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Mass protests in France: Neither the 'Fascist' nor the 'Crook'
ON 1 MAY demonstrations and protests in France against Le Pen reached a high point with hundreds of thousands of young people and workers taking to the streets in opposition to a demonstration by Le Pen's supporters.
As soon as it was announced that the far-right Le Pen was through to the second round in the French presidential elections, thousands poured on to the streets to protest. School students and students have been out in their thousands to say "Non" to Le Pen.
Last week as many as 300,000 held demonstrations, meetings and teach-ins in at least 80 towns and cities and a further 200,000 demonstrated over the weekend of 23 and 24 April. Universities and schools have closed all over France.
Alex Rouillard of Gauche Revolutionnaire, the French section of the Committee for a Workers' International (CWI), to which the Socialist Party in England and Wales is also affiliated, spoke to The Socialist about these momentous events.
"THESE DEMONSTRATIONS are important because they give confidence to hundreds of thousands of people. They show that anti-fascist traditions and energy are intact and that working-class people and young people have the ability to take things into their own hands, to get organised and to struggle.
In most towns and cities, demonstrators are calling for a vote for Chirac. "Rather the crook than the fascist" is the slogan that many are chanting.
Gauche Revolutionnaire is mobilising around the slogan "neither the fascist nor the crook". We shouldn't underestimate what Chirac would do if he won with 70% or more of the vote and we have to prepare now for the struggles to come.
Chirac is undoubtedly preparing to govern 'a la Berlusconi', the right-wing, anti-working-class prime minister of Italy, but with the excuse that he is acting as a barrier to a victory of Le Pen and the Front National (FN).
The real reason for the vote for the FN is unemployment, poverty and the fact that the working class has been abandoned by arrogant and corrupt politicians. These problems have to be tackled, and neither the 'plural left' (socialists, communists, greens), with its five years of anti-working-class politics, nor the right can do that. Only our struggles can.
By calling for a vote for Chirac, the main trade unions and 'plural left' are not preparing workers for a future Chirac offensive against them. While understanding that many will vote for Chirac, it's clear that he is sure to win in the second round and we do not want to strengthen him but prepare for future struggles.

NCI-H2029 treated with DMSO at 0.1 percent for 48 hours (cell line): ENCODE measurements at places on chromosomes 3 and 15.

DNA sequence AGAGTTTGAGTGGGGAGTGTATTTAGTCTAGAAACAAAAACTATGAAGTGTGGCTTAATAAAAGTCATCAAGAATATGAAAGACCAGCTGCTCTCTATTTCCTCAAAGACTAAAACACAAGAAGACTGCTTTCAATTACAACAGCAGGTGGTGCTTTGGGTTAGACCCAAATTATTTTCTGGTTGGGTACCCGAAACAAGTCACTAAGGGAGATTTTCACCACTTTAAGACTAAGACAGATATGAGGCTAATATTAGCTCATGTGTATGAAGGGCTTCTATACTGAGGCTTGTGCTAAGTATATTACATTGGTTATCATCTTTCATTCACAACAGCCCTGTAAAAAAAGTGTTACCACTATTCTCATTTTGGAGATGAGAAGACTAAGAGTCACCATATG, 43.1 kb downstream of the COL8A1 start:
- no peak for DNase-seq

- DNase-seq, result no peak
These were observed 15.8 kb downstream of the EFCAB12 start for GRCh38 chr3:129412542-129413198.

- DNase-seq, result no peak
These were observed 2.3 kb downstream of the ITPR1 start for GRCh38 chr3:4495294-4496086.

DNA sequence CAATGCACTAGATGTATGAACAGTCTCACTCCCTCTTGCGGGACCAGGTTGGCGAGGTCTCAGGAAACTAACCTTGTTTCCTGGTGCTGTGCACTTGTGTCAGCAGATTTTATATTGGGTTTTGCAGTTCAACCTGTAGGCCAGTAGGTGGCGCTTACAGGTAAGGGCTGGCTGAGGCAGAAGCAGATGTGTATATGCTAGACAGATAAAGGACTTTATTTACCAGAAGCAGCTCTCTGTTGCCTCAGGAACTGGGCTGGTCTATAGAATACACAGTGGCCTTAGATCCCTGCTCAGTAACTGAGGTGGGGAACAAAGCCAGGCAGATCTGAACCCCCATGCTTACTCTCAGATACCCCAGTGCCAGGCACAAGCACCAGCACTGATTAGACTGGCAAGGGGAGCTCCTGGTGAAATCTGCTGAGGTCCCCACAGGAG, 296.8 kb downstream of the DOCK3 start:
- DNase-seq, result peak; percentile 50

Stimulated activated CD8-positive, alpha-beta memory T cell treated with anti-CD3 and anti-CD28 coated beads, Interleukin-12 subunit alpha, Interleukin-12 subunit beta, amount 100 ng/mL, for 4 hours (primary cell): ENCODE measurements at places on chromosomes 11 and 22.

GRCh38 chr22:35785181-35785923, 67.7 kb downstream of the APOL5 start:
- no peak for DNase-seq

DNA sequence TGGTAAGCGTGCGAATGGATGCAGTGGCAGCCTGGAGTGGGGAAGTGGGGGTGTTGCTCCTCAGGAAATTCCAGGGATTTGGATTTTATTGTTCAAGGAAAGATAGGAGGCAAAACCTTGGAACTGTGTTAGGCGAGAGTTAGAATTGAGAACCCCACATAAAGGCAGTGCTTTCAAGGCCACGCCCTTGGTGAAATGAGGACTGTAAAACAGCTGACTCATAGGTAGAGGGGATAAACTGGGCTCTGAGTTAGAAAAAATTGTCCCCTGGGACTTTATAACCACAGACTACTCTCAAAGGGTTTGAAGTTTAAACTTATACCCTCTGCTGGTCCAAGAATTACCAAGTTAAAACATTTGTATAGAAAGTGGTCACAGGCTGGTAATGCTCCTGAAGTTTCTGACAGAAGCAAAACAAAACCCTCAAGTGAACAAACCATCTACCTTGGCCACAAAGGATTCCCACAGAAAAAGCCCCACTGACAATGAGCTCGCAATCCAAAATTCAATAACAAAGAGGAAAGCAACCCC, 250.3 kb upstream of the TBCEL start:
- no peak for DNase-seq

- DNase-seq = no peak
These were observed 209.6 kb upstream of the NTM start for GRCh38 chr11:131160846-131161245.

There is a tremendous desire to discuss political ideas, especially amongst young people and we have to point the way forward. We need to increase the size and scope of the demonstrations, extend the strikes, culminating in massive protests on 1 May. This is the international day of workers unity and we have to unite against common enemies - the bosses and big business.
The challenge now is to build a mass movement which can stop capitalist policies and win victories on issues such as unemployment, privatisation, equal rights for immigrants, wage increases and decent jobs for all.
The important vote for the far left, who achieved nearly 11%, shows that it is possible to create a new party which can organise together young people, workers, and the unemployed to defend their interests and to get rid of this capitalist system.
It will encourage all those who want to struggle against capitalism and injustice.
It is very positive that the two main far-left parties LO and LCR, are coming together to discuss what to do in the parliamentary elections. But it's important that they reach out to the thousands of workers and young people who are prepared to get involved in something, although not necessarily a party at this stage.
This opportunity must not be missed. What is needed now is a left alliance on an anti-capitalist and socialist programme to prepare for the elections and organise and maintain the struggle for the future."
A Shift To The Far Right In Europe?
In The Socialist 3 May 2002: